News and Features
AIDSinfo Releases Brief Versions of the HIV/AIDS Medical Practice Guidelines
AIDSinfo is pleased to announce the release of brief versions of the federally approved HIV/AIDS medical practice guidelines. Health care providers have requested shorter versions of the guidelines that are easier to use at the point of care, and AIDSinfo used this feedback to produce brief versions of the following guidelines:
- Adult and Adolescent Antiretroviral (ARV) Guidelines (recently updated on October 25, 2018)
- Adult and Adolescent Opportunistic Infections (OI) Guidelines
- Perinatal ARV Guidelines
- Pediatric ARV Guidelines
- Pediatric OI Guidelines
The brief versions contain only the Panel’s recommendations and tables, allowing health care providers to quickly locate relevant information when caring for people with HIV. They are easily accessed by selecting the Brief Guidelines tab at the top of each guideline section.
AIDSinfo welcomes your feedback on the brief guidelines. Please email your comments or questions to ContactUs@aidsinfo.nih.gov.
Adult and Adolescent Opportunistic Infections Guidelines Updated
The following sections of the Guidelines for the Prevention and Treatment of Opportunistic Infections in HIV-Infected Adults and Adolescents were updated on November 13, 2018:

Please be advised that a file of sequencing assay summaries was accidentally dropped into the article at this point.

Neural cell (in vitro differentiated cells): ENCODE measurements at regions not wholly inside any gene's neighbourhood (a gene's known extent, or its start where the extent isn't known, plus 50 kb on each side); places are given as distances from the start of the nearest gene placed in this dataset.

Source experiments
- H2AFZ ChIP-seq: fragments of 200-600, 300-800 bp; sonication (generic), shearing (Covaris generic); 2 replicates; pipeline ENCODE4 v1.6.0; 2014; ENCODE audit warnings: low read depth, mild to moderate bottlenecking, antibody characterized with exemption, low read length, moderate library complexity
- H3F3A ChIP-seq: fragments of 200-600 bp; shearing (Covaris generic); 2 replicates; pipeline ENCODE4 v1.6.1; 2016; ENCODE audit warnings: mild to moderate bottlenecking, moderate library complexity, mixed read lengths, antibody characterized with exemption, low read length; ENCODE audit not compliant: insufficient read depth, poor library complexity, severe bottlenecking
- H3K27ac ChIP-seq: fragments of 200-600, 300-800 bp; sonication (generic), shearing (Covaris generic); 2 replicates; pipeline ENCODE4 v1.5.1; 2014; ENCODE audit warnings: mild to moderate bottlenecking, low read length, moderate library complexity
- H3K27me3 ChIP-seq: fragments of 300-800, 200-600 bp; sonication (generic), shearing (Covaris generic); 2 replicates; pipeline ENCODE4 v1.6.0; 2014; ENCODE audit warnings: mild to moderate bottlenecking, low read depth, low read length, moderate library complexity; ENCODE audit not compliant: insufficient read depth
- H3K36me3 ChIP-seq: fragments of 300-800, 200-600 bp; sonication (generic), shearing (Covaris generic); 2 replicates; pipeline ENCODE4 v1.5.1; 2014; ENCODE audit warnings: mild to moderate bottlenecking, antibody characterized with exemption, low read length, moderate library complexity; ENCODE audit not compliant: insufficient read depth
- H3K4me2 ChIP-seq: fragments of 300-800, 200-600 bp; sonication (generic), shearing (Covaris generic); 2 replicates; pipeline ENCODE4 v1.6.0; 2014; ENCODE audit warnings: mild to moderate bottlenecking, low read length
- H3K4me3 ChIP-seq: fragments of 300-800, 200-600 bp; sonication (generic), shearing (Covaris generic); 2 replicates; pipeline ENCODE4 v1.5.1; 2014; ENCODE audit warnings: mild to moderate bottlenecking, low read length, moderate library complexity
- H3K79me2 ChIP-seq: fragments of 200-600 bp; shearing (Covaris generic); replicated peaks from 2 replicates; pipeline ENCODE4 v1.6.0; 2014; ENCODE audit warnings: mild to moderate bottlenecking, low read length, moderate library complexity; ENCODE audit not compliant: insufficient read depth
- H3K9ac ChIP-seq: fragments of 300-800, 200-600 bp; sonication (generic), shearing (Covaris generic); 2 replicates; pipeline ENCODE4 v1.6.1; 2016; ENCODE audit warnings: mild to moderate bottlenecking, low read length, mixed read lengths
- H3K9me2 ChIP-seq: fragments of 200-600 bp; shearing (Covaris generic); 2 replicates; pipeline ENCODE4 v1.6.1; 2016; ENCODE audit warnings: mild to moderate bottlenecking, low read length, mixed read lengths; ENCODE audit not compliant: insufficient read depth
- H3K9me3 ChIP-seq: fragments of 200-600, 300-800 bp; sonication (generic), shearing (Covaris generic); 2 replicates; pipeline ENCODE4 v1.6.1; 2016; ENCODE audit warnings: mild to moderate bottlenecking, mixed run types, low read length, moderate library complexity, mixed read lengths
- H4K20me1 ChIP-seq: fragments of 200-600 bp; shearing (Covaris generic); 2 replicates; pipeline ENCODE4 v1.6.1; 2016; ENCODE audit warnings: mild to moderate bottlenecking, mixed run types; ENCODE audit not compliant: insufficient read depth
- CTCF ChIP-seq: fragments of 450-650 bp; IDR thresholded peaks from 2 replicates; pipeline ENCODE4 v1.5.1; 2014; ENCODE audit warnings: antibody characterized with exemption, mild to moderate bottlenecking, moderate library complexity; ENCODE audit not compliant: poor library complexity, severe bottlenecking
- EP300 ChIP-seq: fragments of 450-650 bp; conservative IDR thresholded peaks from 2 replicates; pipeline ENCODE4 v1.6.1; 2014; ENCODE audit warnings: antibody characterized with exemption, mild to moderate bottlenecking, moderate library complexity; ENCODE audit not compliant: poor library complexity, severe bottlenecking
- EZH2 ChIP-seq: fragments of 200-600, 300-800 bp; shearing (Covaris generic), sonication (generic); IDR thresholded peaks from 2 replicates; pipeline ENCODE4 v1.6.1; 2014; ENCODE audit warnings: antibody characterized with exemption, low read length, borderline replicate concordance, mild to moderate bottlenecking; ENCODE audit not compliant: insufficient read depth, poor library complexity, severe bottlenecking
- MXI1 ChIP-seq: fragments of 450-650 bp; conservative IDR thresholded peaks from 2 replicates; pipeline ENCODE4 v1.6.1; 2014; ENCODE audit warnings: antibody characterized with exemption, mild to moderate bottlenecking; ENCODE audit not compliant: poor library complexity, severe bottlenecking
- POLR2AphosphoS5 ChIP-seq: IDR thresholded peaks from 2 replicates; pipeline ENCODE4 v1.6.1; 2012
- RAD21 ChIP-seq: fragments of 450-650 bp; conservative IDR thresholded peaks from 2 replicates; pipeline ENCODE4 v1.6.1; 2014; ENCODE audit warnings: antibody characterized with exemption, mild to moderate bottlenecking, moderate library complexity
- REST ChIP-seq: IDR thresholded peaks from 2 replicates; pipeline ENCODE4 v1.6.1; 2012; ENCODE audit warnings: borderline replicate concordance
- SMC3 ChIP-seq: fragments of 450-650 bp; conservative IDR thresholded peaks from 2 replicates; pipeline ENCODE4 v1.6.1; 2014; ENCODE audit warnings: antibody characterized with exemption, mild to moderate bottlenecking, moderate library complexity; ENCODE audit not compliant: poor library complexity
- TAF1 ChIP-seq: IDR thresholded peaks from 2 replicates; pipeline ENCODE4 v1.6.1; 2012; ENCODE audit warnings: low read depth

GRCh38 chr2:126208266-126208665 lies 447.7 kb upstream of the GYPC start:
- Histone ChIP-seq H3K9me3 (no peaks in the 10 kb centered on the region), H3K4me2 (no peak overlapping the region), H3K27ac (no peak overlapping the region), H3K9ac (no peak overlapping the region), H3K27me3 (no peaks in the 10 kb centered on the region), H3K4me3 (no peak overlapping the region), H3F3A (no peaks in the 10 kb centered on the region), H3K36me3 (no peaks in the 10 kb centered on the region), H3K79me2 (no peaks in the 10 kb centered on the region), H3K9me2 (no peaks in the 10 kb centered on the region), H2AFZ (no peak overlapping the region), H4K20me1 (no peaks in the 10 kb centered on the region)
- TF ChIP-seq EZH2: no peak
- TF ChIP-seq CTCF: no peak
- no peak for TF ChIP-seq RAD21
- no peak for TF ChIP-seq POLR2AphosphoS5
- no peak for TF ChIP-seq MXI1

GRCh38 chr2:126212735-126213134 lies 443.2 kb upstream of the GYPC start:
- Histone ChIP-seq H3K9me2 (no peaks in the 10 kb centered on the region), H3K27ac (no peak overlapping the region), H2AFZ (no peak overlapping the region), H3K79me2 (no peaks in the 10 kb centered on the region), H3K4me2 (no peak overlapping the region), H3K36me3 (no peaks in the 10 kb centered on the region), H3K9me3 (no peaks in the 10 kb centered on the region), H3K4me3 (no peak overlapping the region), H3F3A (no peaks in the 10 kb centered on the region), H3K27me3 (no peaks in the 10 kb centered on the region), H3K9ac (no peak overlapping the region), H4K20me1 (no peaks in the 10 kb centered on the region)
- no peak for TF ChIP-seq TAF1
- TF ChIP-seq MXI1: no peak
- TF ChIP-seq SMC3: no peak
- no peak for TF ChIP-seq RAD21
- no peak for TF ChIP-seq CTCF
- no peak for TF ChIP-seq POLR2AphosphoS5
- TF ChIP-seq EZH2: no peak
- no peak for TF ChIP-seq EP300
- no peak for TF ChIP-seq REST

- Hepatitis B Virus Infection: The panel added information regarding the recently approved two-dose hepatitis B vaccine conjugated to a TLR9 agonist (Heplisav-B). Since there are no data on this vaccine in HIV-infected individuals, the panel presents it as an option with a CIII recommendation. The panel added recommendations regarding considerations to prevent HBV reactivation during immunosuppressive therapy in patients with HBsAg-negative/anti-HBc positive disease, which include starting tenofovir/emtricitabine backbone when possible with other options presented if this cannot be given.
- Progressive Multifocal Leukoencephalopathy/JC Virus Infection: The section was updated to reflect current information about the value of plasma PCR and to include updated references on failed therapies.